And then there are the seed pods. There are variations with the different varieties of magnolias, but I always imagine that the seeds look like red M&Ms. I mentioned during a pre-school field and one child told me – with a very serious face – “except they don’t have an ‘M’ on them”! My favorite pods are on the sweet bay magnolia because they are more seed – less pod and the specimens near where I hike with students are low enough for them to easy see them.

Zooming – August 2018

Bugs and flowers and butterflies and spider webs and seed pods and bird feet– oh my! I really do enjoy the extra zoom capability of my new camera. I am using the monopod if I can anticipate going to 65x…since it’s too difficult to compost the picture otherwise. I might eventually give in and use a tripod although not when I am going to be moving about. Lugging a tripod is never going to be something I want to do!

Enjoy the show!

Brookside Gardens – April 2018

The day after we were at Arlington Cemetery, we walked around Brookside Gardens. It is one of my favorite places to take visitors to our area. We decided to walk around outdoors first.

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 There were several kinds of deciduous magnolias blooming. Last year many of them were caught in a late frost so I was glad to see them.

The crocus and snowdrops were done for the year but there were other bulbs providing color and there will be tulips soon; they are just beginning to send up their buds.

I saw a stump that I hadn’t noticed before beside one of the paths I use frequently. It’s rotting from the outside in!

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Now sprouting plants draw are colorful…draw attention with their textures as well.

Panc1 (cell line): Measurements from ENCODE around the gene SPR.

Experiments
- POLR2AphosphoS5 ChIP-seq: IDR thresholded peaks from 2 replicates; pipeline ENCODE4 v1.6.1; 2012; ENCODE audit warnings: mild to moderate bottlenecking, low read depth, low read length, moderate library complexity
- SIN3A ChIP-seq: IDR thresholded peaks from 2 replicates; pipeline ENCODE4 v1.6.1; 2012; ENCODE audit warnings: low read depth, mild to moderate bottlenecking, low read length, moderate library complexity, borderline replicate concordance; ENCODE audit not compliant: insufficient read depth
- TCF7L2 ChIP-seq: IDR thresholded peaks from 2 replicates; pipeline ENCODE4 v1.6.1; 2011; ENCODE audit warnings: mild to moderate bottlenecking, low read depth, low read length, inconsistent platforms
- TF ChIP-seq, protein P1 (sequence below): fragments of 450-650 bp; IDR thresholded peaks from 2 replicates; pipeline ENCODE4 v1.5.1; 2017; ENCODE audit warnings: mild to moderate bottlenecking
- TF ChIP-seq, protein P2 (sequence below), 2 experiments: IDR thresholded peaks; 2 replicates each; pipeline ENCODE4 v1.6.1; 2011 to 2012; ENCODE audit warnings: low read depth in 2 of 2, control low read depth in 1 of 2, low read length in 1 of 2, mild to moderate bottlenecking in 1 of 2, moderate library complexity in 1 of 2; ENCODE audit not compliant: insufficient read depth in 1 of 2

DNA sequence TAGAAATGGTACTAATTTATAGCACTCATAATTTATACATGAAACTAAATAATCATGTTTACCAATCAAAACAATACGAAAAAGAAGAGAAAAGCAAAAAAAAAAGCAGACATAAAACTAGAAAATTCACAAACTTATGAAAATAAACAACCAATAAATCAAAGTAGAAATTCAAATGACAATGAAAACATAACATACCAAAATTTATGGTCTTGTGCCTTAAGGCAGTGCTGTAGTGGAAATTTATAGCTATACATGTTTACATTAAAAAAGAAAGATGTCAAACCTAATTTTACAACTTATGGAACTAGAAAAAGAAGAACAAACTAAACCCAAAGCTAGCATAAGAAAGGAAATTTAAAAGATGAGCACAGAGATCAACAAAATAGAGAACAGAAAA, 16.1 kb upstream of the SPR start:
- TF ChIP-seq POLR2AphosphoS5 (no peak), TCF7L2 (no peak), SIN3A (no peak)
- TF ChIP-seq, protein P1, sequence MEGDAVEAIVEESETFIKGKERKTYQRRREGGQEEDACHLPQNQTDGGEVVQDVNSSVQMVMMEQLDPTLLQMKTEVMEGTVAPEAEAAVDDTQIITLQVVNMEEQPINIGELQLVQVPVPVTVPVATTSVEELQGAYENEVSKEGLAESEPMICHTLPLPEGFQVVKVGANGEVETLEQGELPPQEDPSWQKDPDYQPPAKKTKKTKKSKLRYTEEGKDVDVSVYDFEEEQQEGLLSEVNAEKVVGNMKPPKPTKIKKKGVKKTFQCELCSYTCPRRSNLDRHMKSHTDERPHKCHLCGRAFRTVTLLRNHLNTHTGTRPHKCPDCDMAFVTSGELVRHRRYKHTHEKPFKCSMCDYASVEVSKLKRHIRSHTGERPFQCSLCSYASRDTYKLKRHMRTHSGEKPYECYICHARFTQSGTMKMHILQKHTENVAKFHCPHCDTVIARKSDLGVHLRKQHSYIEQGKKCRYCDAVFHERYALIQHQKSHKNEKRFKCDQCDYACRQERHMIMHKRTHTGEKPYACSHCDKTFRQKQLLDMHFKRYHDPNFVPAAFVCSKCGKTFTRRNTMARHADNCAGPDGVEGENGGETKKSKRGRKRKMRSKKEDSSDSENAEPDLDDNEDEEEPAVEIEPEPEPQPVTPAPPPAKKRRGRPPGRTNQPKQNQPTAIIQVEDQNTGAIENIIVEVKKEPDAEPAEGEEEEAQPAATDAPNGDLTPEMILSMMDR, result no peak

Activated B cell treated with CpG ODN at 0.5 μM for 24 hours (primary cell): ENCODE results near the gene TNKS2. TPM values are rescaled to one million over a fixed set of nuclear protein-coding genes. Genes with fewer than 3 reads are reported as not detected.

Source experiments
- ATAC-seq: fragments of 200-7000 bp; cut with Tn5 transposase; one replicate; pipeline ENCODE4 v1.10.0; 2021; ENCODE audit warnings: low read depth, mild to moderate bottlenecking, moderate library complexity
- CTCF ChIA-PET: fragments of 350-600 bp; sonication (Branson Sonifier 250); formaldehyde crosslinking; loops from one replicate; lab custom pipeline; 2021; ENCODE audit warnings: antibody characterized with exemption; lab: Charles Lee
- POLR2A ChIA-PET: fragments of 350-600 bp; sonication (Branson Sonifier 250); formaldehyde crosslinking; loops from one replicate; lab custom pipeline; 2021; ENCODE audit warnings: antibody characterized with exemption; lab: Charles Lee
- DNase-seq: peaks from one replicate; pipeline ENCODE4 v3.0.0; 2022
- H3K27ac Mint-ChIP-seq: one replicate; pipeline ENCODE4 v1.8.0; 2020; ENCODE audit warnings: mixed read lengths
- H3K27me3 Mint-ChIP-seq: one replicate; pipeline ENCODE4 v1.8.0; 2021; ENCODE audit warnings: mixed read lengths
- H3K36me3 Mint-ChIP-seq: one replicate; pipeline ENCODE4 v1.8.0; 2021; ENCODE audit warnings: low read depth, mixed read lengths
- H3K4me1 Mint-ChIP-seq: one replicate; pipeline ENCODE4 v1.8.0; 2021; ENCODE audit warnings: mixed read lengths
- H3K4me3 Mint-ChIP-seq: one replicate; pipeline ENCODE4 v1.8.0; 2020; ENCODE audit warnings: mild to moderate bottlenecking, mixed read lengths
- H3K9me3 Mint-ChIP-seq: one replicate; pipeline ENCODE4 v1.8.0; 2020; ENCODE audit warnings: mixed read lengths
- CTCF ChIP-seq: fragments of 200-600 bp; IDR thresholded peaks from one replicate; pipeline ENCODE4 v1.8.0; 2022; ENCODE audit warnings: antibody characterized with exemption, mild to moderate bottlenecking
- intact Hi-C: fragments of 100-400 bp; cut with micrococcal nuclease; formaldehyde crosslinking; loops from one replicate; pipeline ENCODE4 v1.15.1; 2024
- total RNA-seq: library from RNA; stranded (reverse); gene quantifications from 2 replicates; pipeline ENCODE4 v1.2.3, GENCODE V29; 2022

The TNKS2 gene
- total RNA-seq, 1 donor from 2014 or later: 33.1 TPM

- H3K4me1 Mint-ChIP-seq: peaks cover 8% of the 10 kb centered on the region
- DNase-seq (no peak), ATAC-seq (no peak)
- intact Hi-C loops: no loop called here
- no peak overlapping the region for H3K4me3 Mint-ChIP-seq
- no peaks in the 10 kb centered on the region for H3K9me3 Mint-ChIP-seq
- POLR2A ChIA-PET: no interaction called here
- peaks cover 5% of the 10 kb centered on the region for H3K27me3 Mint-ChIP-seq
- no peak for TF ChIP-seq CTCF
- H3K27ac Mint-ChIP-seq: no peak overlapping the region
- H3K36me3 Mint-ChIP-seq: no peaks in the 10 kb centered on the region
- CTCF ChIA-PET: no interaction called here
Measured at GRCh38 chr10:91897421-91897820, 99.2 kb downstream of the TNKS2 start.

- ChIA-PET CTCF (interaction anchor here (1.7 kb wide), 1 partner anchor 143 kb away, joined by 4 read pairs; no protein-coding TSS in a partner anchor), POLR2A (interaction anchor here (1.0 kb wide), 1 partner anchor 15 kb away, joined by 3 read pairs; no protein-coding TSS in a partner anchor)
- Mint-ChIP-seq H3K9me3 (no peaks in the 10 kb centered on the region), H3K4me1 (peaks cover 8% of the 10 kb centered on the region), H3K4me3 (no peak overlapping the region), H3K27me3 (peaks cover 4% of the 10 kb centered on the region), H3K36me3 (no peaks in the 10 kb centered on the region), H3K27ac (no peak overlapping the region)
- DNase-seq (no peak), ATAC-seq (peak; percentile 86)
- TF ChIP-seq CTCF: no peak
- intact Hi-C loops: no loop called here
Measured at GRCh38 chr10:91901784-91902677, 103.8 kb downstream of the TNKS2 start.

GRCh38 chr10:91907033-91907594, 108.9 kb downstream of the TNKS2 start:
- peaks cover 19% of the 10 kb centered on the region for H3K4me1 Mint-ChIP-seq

When we went inside the conservatory, the warm moist air felt good after being out in the cold. There was a lot of work going on in the building. The room where the butterfly exhibit will be by the end of the month was completely closed and the other room was getting some new plantings. I noticed that the large white bird-of-paradise plant had a lot of dried flowers and a few that were still fresh. We warmed up – made a quick stop at the gift shop – and were on our way – pleased with our morning out and about.

First field trip of the season

The spring field trips have begun. I volunteered for the first pre-school field trip last week provided by Howard Country Conservancy at Belmont. It was the day everyone went back to school after our big snow and there still patches of snow on the ground. It was a sunny day but very chilly. The children arrive in cars with a parent (or two) rather than a bus. They were mostly 3 years old…a few had recently had a 4th birthday. They were bundled up enough that we walked around and looked at trees. The maple trees were blooming and had a branch that I could show them the flowers closeup. One little boy noticed that the color was redder in the sunlight but was almost black when the branch was in my shadow.  I learn something every time I do these field trips!

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We talked about how seeds are planted – sprout – grow…Then started looked for tree seeds. They were thrilled to find sweet gum balls under one of the trees.

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I also showed them a magnolia seed pod…also from under the tree.

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We all pretended to be a tree seed growing in a forest – growing tall – and our branches moving in the breeze. Then we went inside and I shared a tiny tulip poplar tree (root and small shoot). The leaves had started unfurling because I’d had it inside for the past three weeks. The children warmed up while they learned about butterflies and the animals in the nature center. We learned a little about birds then trekked back outdoors to see and hear them. Unfortunately, it was a very quiet morning. We did see a hawk and the children remembered that they has seen geese on the pond earlier.

A good time was had by all!